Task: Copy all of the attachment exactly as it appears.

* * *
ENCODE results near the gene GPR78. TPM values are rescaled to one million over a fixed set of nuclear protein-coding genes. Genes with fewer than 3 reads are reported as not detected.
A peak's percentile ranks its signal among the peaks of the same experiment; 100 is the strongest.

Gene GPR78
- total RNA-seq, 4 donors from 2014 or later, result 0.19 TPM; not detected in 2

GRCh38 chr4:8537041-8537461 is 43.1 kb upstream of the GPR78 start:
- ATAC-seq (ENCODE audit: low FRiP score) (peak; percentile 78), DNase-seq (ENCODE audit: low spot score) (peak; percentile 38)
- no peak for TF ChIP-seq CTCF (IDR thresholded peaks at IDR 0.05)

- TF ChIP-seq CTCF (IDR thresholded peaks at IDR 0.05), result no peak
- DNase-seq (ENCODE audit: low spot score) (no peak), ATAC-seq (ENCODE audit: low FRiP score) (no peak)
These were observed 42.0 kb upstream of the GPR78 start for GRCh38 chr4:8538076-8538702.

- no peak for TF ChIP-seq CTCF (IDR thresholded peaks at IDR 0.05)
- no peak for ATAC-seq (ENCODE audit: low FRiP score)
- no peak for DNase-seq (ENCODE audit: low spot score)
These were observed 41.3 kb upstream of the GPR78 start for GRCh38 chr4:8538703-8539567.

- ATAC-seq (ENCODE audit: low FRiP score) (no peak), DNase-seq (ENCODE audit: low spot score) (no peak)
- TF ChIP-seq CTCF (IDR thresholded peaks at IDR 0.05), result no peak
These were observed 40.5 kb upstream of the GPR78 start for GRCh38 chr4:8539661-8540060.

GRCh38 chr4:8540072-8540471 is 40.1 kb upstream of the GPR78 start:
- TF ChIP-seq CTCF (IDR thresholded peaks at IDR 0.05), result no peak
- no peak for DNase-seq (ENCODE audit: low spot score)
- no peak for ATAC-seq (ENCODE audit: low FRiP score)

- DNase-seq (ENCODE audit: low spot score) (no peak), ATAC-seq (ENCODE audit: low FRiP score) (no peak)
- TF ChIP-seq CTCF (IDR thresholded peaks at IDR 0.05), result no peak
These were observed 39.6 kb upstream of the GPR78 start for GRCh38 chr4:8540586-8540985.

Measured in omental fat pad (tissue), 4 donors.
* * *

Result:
ENCODE results near the gene GPR78. TPM values are rescaled to one million over a fixed set of nuclear protein-coding genes. Genes with fewer than 3 reads are reported as not detected.
A peak's percentile ranks its signal among the peaks of the same experiment; 100 is the strongest.

Gene GPR78
- total RNA-seq, 4 donors from 2014 or later, result 0.19 TPM; not detected in 2

GRCh38 chr4:8537041-8537461 is 43.1 kb upstream of the GPR78 start:
- ATAC-seq (ENCODE audit: low FRiP score) (peak; percentile 78), DNase-seq (ENCODE audit: low spot score) (peak; percentile 38)
- no peak for TF ChIP-seq CTCF (IDR thresholded peaks at IDR 0.05)

- TF ChIP-seq CTCF (IDR thresholded peaks at IDR 0.05), result no peak
- DNase-seq (ENCODE audit: low spot score) (no peak), ATAC-seq (ENCODE audit: low FRiP score) (no peak)
These were observed 42.0 kb upstream of the GPR78 start for GRCh38 chr4:8538076-8538702.

- no peak for TF ChIP-seq CTCF (IDR thresholded peaks at IDR 0.05)
- no peak for ATAC-seq (ENCODE audit: low FRiP score)
- no peak for DNase-seq (ENCODE audit: low spot score)
These were observed 41.3 kb upstream of the GPR78 start for GRCh38 chr4:8538703-8539567.

- ATAC-seq (ENCODE audit: low FRiP score) (no peak), DNase-seq (ENCODE audit: low spot score) (no peak)
- TF ChIP-seq CTCF (IDR thresholded peaks at IDR 0.05), result no peak
These were observed 40.5 kb upstream of the GPR78 start for GRCh38 chr4:8539661-8540060.

GRCh38 chr4:8540072-8540471 is 40.1 kb upstream of the GPR78 start:
- TF ChIP-seq CTCF (IDR thresholded peaks at IDR 0.05), result no peak
- no peak for DNase-seq (ENCODE audit: low spot score)
- no peak for ATAC-seq (ENCODE audit: low FRiP score)

- DNase-seq (ENCODE audit: low spot score) (no peak), ATAC-seq (ENCODE audit: low FRiP score) (no peak)
- TF ChIP-seq CTCF (IDR thresholded peaks at IDR 0.05), result no peak
These were observed 39.6 kb upstream of the GPR78 start for GRCh38 chr4:8540586-8540985.

Measured in omental fat pad (tissue), 4 donors.